But, it’s not necessarily the case that teams are better these days; they’ve just discovered a new tool.

James Dator, a senior staff writer at the sports site SB Nation, has written about the proliferation of the three-point shot in the NBA. He told Newsy the Warriors weren’t the first team to shoot a ton, but they turned it into championships.

"The big thing that the Warriors were doing wasn't necessarily that they were taking more threes," Dator said. "The difference is they were more accurate doing it because obviously they had two amazing shooters in Steph Curry and Klay Thompson — still do, for that matter. But they were hitting points at hitting their shots at such a high mark that they were kind of the volume shooters. So instead of spreading it to all five guys, they just let them take as many as possible."

While not every team could win titles like the Warriors, other teams who made the switch early still reaped the rewards.

"A team that got a lot of benefit by being early adopters was the Houston Rockets," Partnow said. "I think that for a number of years, a gained advantage probably worth maybe even a half a dozen wins a year just by taking shots from higher value locations than everyone else."

There are other examples in other sports: the Tampa Bay Rays have become a regular contender in Major League Baseball by investing heavily in analytics despite also being one of the league’s lowest spenders.

In baseball, most teams still use the traditional approach: a starting pitcher goes more than halfway through the game and then turns the ball over to relief pitchers. But now, teams like the Rays are lightening the load on starters and using more relief pitchers.

And, they have literally changed how the game starts.  

"One of the ways they try to hijack the game, if you will, is essentially moving past the starting pitcher," R.J. Anderson, baseball staff writer at CBSSports.com, said. "So they didn't have someone take the ball every day and tend to work five, six, seven innings just because that's what tradition says they should have done. What they did instead was there with the starting pitcher who usually was a middle reliever or even a setup pitcher, and they would let him go an inning, maybe two innings, and then they would insert someone and they would let them go three to four, maybe five innings, depending on the score and how they’re pitching and whatnot."

Anderson, who has written about baseball analytics for over a decade, points out the Rays found data that showed that when their pitchers stayed in the game long enough to face hitters a third time, they did a lot worse.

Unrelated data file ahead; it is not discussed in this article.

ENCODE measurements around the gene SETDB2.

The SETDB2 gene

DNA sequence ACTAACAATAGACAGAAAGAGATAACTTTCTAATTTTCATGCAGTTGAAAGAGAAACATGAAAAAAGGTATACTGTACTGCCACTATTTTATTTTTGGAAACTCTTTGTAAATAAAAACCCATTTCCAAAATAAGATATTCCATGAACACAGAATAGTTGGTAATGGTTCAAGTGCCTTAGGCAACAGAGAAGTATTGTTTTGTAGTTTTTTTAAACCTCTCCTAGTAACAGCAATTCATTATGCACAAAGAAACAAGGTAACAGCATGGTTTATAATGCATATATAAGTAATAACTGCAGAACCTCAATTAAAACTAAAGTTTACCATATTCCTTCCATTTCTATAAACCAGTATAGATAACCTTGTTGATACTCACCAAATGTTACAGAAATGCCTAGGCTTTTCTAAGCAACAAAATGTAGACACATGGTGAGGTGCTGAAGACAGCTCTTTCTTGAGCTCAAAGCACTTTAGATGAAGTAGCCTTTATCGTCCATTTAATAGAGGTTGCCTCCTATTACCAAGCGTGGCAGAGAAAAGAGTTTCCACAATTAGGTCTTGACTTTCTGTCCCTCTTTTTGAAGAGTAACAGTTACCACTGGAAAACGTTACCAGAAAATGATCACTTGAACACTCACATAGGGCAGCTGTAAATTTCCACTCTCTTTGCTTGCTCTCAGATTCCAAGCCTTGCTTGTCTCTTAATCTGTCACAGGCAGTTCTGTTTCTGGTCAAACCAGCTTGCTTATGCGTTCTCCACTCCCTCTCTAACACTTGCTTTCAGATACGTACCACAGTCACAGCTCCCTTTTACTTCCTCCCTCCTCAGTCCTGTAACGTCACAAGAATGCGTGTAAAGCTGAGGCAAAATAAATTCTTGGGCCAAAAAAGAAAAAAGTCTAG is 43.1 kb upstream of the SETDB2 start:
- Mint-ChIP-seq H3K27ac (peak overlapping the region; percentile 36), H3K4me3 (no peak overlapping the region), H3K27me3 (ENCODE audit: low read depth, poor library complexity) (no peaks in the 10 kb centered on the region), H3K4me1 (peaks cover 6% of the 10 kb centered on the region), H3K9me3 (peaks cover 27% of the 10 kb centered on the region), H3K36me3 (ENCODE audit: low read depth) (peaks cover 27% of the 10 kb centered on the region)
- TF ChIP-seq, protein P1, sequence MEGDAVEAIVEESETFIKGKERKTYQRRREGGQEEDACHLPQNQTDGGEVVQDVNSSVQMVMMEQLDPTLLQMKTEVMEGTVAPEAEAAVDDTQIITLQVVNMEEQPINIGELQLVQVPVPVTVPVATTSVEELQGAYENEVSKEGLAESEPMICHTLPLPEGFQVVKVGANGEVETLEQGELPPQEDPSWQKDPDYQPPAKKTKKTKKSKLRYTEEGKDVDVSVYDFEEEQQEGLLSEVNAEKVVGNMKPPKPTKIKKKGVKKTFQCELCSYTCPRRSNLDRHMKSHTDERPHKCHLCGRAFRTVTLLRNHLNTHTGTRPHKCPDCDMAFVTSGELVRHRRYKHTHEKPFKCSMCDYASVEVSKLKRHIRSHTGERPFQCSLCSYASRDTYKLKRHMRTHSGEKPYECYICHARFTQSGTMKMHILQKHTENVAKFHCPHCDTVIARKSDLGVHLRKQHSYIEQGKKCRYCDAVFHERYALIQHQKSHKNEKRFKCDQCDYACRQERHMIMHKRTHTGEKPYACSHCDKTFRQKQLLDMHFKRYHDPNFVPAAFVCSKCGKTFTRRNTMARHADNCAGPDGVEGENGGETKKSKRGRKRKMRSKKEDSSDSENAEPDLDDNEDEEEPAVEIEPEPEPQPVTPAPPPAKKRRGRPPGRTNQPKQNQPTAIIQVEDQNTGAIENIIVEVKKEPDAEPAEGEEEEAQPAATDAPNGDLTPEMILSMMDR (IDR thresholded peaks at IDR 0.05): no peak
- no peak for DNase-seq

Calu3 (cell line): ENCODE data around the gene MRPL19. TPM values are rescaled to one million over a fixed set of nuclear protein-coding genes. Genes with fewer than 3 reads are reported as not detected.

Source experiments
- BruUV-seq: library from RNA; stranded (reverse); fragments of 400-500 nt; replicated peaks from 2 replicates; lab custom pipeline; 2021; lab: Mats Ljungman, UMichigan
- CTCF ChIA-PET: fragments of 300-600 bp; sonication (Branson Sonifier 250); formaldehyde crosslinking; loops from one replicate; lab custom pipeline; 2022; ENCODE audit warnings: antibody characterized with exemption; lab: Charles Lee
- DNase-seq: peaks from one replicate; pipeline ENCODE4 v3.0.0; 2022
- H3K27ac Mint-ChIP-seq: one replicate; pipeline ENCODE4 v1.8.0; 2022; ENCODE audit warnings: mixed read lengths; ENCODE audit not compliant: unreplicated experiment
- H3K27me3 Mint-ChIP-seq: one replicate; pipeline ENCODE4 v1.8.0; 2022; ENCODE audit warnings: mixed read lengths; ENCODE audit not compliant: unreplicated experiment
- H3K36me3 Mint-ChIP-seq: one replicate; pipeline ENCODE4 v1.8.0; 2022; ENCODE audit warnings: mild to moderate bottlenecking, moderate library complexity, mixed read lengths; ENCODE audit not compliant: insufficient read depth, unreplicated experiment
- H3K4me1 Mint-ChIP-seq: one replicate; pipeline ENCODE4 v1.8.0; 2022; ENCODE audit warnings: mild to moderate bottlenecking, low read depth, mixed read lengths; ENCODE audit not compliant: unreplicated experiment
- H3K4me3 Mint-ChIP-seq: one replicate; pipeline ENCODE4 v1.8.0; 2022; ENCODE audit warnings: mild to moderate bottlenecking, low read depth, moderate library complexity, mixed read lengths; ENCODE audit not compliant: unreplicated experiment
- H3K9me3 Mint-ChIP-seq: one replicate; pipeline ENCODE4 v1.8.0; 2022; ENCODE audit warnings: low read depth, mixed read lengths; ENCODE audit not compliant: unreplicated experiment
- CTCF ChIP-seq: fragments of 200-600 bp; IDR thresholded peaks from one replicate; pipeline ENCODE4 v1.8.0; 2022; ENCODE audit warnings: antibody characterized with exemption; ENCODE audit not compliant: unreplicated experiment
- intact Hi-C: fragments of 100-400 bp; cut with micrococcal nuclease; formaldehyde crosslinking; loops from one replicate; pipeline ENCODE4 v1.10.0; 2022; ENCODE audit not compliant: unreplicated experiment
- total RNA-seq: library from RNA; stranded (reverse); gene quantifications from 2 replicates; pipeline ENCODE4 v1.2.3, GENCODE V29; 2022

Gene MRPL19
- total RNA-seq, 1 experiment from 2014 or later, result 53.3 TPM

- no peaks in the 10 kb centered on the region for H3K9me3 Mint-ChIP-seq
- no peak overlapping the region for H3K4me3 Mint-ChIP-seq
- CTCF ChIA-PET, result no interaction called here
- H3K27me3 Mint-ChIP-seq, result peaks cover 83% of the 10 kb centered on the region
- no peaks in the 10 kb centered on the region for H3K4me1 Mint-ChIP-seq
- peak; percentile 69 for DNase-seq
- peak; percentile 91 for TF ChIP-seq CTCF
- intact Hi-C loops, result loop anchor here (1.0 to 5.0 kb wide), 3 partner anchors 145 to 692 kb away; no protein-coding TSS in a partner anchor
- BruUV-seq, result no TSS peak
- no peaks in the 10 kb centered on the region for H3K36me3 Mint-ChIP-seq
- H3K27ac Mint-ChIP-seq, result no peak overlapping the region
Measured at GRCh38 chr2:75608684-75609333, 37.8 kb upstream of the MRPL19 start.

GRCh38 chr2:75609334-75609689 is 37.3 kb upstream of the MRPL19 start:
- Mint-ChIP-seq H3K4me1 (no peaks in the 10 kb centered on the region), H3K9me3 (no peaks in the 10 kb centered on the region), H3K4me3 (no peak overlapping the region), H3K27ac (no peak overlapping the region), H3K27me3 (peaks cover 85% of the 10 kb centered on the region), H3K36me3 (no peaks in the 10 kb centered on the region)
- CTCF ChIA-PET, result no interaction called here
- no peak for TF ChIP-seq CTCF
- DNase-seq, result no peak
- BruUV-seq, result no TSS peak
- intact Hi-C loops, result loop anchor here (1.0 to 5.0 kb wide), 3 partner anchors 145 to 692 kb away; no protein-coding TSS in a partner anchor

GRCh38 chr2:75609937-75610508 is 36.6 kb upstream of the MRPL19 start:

Using an “opener” also means that pitchers don’t have to face as many hitters. That allows them to use more energy to throw harder and more aggressively, and that has a knock-on effect for the rest of the game.

"Hitters have responded by really adapting to these uppercut swings," Anderson said. "You know, the thinking is basically we're not going to string together three or four consecutive hits against these pitchers anymore. Now, with quality of pitches, the throwing, not with the defenses we're seeing. So how do we score runs? And, the answer in the hitters' mind has been the swing for the fences."

But as analytics become a bigger and bigger part of the game, not everyone is happy.

In baseball, where analytics have taken arguably the largest foothold, there’s a worry that they’ve become too much a part of the game. Fans often lament how changes like hitters striking out more, defenses shifting to optimal positions, or the increase in relief pitchers have produced a game with less action and moving at a slower pace.

Fans have a point on that last one. Data from the stat site Baseball Reference shows that regular nine-inning games in 2021 averaged three hours and 10 minutes. That’s the longest average game length ever and a whole 24 minutes longer than the same game in 2005.

A Harris poll conducted just before the 2021 season on behalf of The Athletic found that 80% of all fans and nearly 90% of very avid fans said they agreed with the idea that analytics are taking over games too much and shaping how players play the game

But even as analytics create some minefields and split up fans, they're still gaining speed, especially as teams and individuals use them to find new ways to win.